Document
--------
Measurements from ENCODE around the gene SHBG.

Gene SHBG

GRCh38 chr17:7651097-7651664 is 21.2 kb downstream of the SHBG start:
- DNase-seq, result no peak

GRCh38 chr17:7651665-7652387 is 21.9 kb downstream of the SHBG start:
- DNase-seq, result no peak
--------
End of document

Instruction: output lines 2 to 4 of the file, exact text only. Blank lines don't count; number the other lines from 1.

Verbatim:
Gene SHBG

GRCh38 chr17:7651097-7651664 is 21.2 kb downstream of the SHBG start:
- DNase-seq, result no peak